Sexual Harassment in Learning Contexts
Instructors exercise power over students, whether in giving them praise or criticism, evaluating them, or making recommendations for their further studies or employment. Actions by instructors and students that harm this atmosphere of mutual trust and respect undermine professionalism and hinder fulfillment of the university’s educational mission.
It is a violation of the Code of Rights, Responsibilities and Conduct if instructors engage in amorous or sexual relations with students for whom they have professional responsibility, either in an instructional context (a student enrolled in their class) or a non-instructional context (any decisions that may reward or penalize a student with whom he or she has or has had an amorous or sexual relationship, especially when the instructor and student are in the same academic unit or in allied units). In other words, all amorous or sexual relationships between instructors and students are unacceptable when the instructor has any professional responsibility for the student. Such situations greatly increase the chances that the instructor will abuse his or her power. In addition, such behavior places the instructor in a position to favor one student’s interest at the expense of others and implicitly makes obtaining benefits contingent on amorous or sexual favors.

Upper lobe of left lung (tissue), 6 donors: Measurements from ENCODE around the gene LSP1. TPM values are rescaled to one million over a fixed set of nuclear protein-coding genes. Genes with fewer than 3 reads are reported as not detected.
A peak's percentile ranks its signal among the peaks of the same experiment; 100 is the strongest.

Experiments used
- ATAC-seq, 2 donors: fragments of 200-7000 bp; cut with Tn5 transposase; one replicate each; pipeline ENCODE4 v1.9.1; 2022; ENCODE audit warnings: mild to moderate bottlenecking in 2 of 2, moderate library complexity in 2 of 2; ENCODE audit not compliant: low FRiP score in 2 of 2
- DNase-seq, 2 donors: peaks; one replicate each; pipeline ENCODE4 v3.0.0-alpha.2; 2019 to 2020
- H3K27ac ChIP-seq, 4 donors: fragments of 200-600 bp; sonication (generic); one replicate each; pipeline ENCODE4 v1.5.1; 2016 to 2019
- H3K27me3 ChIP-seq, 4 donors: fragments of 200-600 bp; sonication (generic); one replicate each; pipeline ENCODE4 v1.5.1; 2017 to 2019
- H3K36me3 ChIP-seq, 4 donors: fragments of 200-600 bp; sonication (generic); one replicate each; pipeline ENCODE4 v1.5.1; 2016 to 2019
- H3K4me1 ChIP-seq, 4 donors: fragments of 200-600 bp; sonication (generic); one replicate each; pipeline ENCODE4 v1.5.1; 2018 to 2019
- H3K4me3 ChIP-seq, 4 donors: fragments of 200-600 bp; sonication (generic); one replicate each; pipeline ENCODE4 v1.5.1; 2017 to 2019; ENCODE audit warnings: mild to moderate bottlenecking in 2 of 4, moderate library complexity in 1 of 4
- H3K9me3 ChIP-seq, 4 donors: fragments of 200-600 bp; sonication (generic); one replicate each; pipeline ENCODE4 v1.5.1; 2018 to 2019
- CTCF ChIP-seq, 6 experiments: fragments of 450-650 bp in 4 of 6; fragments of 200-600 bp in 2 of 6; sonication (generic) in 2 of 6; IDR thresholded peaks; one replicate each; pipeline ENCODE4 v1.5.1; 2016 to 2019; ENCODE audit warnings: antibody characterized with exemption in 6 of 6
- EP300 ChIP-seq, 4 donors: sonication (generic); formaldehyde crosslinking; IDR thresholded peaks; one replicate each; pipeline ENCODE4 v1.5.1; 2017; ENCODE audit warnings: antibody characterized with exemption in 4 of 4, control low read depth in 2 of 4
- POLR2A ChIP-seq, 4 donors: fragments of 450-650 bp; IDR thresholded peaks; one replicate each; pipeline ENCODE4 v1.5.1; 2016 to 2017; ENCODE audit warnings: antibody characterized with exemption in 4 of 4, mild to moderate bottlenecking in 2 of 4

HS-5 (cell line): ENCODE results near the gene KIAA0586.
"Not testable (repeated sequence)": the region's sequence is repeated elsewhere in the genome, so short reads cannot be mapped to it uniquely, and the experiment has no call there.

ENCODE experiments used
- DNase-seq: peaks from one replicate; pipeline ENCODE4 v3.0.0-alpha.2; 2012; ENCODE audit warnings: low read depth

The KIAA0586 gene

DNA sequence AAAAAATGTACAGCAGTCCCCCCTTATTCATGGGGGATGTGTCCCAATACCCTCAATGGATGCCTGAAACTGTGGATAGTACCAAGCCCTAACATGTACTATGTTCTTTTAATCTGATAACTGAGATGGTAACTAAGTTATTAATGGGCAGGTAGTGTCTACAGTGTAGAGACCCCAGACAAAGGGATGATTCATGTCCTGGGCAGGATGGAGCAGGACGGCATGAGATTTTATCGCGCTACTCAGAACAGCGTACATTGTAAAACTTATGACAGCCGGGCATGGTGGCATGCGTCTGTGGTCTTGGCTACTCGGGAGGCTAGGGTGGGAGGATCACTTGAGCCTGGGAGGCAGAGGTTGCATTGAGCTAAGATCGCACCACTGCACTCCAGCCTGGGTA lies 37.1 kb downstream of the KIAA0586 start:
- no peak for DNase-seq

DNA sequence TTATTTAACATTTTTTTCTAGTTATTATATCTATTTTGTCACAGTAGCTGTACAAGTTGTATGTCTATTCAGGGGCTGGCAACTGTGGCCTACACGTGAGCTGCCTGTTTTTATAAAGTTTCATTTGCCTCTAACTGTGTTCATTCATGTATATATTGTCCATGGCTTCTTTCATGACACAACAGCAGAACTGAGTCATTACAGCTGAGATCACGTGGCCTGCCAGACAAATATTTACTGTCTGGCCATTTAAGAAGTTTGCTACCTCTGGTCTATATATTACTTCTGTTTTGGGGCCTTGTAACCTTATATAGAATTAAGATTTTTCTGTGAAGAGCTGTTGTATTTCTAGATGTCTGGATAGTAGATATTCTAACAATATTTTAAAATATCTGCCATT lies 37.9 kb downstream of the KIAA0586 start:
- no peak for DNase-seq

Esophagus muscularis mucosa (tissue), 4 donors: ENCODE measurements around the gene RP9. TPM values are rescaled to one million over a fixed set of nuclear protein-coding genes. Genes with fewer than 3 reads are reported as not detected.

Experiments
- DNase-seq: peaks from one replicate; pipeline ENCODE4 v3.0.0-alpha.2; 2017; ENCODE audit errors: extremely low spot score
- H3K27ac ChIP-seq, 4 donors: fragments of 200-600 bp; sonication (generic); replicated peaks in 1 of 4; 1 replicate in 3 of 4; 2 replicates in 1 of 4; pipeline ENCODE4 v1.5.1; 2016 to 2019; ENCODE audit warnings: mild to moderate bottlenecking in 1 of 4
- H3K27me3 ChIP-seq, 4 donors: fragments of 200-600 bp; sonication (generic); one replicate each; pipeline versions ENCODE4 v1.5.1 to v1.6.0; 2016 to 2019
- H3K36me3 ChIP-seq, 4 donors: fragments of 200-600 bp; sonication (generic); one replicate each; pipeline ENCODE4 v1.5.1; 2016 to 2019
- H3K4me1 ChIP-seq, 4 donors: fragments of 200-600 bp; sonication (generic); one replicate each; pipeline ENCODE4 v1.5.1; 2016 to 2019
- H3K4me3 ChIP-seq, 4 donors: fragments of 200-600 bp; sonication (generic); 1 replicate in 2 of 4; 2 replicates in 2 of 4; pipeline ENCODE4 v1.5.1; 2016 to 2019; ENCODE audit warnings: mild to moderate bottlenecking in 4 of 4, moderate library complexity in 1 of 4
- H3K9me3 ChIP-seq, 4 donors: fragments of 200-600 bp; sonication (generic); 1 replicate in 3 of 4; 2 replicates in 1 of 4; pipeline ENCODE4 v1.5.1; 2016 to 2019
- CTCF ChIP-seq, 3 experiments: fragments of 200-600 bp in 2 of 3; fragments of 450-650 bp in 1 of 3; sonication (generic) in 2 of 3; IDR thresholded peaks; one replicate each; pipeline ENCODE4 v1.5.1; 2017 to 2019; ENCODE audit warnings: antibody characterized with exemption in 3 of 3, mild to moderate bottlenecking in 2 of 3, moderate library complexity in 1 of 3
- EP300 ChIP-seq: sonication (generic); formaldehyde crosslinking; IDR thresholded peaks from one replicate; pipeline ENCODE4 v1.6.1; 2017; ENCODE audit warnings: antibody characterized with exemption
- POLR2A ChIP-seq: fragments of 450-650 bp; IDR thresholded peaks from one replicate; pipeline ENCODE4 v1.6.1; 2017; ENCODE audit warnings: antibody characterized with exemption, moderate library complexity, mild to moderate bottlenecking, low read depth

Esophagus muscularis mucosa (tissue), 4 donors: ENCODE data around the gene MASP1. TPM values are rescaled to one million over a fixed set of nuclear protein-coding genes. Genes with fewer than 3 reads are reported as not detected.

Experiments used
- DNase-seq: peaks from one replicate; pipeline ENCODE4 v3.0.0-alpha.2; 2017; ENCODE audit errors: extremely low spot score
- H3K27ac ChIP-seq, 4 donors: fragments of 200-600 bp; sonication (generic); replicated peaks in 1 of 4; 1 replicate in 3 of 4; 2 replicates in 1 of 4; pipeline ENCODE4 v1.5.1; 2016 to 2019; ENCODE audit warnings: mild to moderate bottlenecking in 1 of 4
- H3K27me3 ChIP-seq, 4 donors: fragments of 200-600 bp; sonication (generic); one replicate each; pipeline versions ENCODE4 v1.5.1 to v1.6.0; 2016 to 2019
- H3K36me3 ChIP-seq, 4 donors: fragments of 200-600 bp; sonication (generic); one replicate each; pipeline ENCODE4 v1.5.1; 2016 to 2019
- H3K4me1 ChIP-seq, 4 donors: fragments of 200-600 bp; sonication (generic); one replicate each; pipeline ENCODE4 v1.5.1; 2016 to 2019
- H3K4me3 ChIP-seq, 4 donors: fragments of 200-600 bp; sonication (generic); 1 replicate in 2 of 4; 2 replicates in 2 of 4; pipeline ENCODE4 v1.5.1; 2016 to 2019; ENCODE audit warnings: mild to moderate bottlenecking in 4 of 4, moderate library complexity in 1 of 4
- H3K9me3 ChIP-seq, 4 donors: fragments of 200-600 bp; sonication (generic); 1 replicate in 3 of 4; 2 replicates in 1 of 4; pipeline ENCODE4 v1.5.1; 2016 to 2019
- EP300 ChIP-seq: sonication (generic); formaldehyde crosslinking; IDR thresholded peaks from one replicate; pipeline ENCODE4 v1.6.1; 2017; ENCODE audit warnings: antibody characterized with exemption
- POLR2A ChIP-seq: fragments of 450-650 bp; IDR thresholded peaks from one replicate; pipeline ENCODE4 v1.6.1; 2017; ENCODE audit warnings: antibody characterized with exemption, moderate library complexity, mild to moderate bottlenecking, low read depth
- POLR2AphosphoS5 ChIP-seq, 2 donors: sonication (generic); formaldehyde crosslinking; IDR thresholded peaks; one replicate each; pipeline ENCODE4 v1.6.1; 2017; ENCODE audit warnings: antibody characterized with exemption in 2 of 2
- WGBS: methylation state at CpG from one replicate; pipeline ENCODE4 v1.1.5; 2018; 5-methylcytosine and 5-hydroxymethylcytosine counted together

Issues of sexual harassment can be especially tricky for associate instructors: as instructors they have some power over their students, and as graduate students they are subject to the power of the faculty over their academic records and letters of recommendation.
The following are some general guidelines for protecting yourself and the students you teach from sexual harassment:
- Don’t ask students to do favors for you, of any kind. This will help to avoid misunderstandings concerning the singling out of students for what might appear to be preferential treatment.
- Schedule meetings with students during office hours or by appointment. For more informal meetings with individuals or groups, meet in public settings such as the Union or a nearby cafe. Students should not be able to misconstrue the sentiment behind informal get-togethers and read inappropriate meanings into your invitations.
- Attempt to resolve disputes or disagreements with students in the presence (or within hearing distance) of witnesses. This may prevent a disgruntled student from making false accusations out of anger over academic matters. For AIs, another alternative is to meet simultaneously with the supervising professor for the course and the student in order to avoid similar misunderstandings.
The formal definition of harassment and the procedures to follow in such cases, can be found in the IU Code of Student Rights, Responsibilities, and Conduct, Part I. A. 3 and Appendix 2.
For more help or information
The Office of Affirmative Action investigates complaints of sexual harassment brought by any member of the university.
The Office of Women’s Affairs provides resources for victims of sexual assault and harassment.
The Division of Student Affairs provides support and resources for student victims of discrimination through the Office of Student Ethics.